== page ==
A bit of red, a bit of looking ahead.

It’s hard to see, but hidden at the bottom of most of the early, Northwest tomato varieties and the  smaller cherry tomato varieties is about 1-2 mostly red fruits, close to being enjoyed.  The only question will be by whom…it seems like a CSA or market harvest still might take some time.  Nevertheless, this is progress.  Even though it is quite clear that this year’s icky late spring/early summer weather has delayed the amount of fruit that is on the plants so far, seeing some red in the tomato patch already is more than on time for us, it is even a bit early.  The weather, now that it has turned summery, has held consistently, and most crops have more or less caught up with the season.  The real question the tomato patch keeps nagging me with is what our heirloom tomato harvest will look like this year.  These big beauties always take a long time to ripen even after they set fruit, and they are just now setting fruit.

The other nightshades, although small in size, are super healthy and full of peppers and eggplants and will finish ripening in good time.  It has certainly helped that these crops were planted in our lower field.  This space has the best soil on our property, even though it is also under water or too wet to work from December through May (or in a year like this, June).  Even with planting dates being so late for some of these crops, the fertility and tilth of this soil has helped everything down there grow faster than it would in our other fields.

Besides watching for red in the tomato patch, most of the farm energy right now is directed towards the fall and winter garden.  The growing spots are being worked up.  Most of the brassicas (broccoli, cabbage, cauliflower) are already in the field.  New chards and kales sown.  Soon, we will do winter greens, and before we know it, it will be time to plant the last round of our succession crops like carrots and beets and salad mix, as well as the fall root crops.  I can’t even believe it!  It is always so surprising when we get to our last planting date in August and the end of another season of putting seeds into the ground has passed.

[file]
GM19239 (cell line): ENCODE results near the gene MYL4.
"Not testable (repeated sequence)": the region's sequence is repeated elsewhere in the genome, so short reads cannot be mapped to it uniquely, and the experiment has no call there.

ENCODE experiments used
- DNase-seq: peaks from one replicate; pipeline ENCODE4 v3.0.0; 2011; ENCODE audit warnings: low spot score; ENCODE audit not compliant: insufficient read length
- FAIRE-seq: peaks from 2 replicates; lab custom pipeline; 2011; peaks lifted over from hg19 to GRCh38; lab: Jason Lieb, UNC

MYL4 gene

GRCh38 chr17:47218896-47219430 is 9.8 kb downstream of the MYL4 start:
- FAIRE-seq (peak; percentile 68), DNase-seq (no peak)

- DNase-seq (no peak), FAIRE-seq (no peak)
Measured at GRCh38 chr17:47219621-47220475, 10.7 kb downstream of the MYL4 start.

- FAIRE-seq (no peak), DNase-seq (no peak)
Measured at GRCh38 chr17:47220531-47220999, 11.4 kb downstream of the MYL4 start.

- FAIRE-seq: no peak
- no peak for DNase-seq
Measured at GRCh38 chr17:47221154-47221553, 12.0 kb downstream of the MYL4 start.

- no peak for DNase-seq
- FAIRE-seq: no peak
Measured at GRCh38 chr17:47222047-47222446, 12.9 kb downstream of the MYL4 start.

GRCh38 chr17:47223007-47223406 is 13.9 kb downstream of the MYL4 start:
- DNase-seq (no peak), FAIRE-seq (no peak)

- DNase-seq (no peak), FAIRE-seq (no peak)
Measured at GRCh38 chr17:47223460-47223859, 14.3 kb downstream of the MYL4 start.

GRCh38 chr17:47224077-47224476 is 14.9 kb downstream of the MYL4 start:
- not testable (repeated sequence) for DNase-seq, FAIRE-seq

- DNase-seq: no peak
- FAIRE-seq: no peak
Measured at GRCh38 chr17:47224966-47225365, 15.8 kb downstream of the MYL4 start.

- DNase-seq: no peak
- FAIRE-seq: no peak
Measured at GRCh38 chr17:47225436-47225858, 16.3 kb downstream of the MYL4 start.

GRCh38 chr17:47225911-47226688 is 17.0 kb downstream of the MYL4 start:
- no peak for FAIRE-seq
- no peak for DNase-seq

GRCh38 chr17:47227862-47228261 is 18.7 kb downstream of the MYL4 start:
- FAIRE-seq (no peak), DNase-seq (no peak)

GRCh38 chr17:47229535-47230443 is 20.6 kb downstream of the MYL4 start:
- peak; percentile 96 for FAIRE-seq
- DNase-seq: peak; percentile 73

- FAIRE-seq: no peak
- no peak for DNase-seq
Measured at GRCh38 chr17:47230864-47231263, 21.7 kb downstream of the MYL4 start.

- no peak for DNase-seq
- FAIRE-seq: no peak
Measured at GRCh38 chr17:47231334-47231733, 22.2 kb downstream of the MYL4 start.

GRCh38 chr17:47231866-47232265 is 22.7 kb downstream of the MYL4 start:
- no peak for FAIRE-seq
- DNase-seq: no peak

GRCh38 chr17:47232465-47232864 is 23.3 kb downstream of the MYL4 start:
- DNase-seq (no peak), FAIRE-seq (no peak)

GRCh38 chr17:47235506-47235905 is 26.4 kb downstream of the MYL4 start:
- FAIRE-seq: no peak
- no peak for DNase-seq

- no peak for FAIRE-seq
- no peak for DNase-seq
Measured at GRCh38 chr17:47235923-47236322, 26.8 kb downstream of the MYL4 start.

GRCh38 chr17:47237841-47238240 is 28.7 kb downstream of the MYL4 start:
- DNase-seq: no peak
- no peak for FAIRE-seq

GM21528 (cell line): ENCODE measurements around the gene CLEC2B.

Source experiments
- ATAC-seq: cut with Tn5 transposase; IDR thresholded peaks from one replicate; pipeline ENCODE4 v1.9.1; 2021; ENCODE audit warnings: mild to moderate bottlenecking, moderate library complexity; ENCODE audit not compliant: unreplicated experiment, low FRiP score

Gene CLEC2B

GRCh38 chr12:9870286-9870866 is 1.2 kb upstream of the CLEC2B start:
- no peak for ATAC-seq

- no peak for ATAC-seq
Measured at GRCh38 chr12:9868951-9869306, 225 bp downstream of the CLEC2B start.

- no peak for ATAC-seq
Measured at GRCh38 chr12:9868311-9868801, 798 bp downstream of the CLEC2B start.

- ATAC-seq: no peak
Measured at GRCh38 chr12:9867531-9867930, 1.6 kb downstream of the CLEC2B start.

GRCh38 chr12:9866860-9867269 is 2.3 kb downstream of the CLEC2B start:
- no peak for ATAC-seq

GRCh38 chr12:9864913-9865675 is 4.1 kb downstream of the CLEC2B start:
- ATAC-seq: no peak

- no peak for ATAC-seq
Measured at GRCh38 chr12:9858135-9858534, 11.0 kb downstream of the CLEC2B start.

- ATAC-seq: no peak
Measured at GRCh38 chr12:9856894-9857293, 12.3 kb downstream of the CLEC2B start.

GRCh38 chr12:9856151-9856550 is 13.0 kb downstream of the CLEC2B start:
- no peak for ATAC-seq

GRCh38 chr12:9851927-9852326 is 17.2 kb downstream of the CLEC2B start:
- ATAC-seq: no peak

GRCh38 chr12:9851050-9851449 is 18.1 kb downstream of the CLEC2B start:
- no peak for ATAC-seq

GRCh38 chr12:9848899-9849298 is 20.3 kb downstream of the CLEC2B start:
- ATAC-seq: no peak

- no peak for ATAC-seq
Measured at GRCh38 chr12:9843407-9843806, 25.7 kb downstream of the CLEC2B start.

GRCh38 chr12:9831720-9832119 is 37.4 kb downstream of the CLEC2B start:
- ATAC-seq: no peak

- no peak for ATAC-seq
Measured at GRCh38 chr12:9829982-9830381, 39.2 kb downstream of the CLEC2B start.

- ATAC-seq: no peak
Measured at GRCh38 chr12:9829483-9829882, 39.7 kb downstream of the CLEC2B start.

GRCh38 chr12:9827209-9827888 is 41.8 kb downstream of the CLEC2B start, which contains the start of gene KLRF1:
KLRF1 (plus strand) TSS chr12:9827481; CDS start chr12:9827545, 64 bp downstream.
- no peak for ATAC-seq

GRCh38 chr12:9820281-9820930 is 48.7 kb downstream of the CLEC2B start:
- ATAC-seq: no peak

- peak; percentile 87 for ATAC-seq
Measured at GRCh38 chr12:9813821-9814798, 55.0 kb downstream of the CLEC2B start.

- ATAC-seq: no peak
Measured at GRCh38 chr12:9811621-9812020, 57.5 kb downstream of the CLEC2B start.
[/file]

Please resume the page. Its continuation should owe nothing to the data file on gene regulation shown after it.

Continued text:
We really hope for an extended warm season to help balance the late start summer had.  Even though the day length will shorten on schedule, the more warmth we get into September and October, the more ripe nightshades we will get, and the less we will have to worry about crops like the winter squash getting fully mature.  For now, we are enjoying the season for as long as we have it.  The baby is expected around the first day of fall, and that is just a bit over seven weeks away!  I’ve never know a summer to go by faster, nor felt such unkind feelings for gray skies.  I don’t want to see them back for quite a while longer; the sun feels too good!  And there was never a season we needed a big fall harvest more than we do this year to make up for the small harvests we had this spring.  Either way, we have our best crop of the year to look forward too come fall.  Even the return of cool weather could not put a damper on that.

Spring awakening

Now that we are almost a full month into spring, a good four months into the new year, and well, a few months more than that since the last blog post,  it seems well past time to begin filling these pages again with some farm news.  A farm is quiet in the winter, but our lives are not; so to say that this quiet is an excuse for such a quiet blog doesn’t really cut it.  The truth is I lost a lot of steam for sharing our lives here on the farm last summer when I was wading through the grief that came with losing my parents both expectedly and just as surprisingly, unexpectedly.

Time was all I needed;  but having a community supported farm such as ours requires us to keep up with the giving of the fair share of our personal self that is part of the package, the part that continues to foster a connection between land, farmer, and eater and makes what we offer that much more meaningful and sustaining.   It was hard, but thankfully it meant that at least almost every week of the season I had a CSA newsletter to upload to the blog, to keep things from completely coming to a halt here.

The beauty of the rising sun is the promise of a new day.  It often feels like anything can happen when the earth sings itself awake each day.  And no matter if the day proves a wash or we stumbled and tripped on our path halfway through, come night, we sleep, and wake each day to that promise.  This is the same feeling that spring brings, only magnified by the presence of not just the promise of good things to come for us, but the bursting forth of new life from the ground, in hatching eggs, and baby goats and lambs.  There is so much solace in this, and so much energy.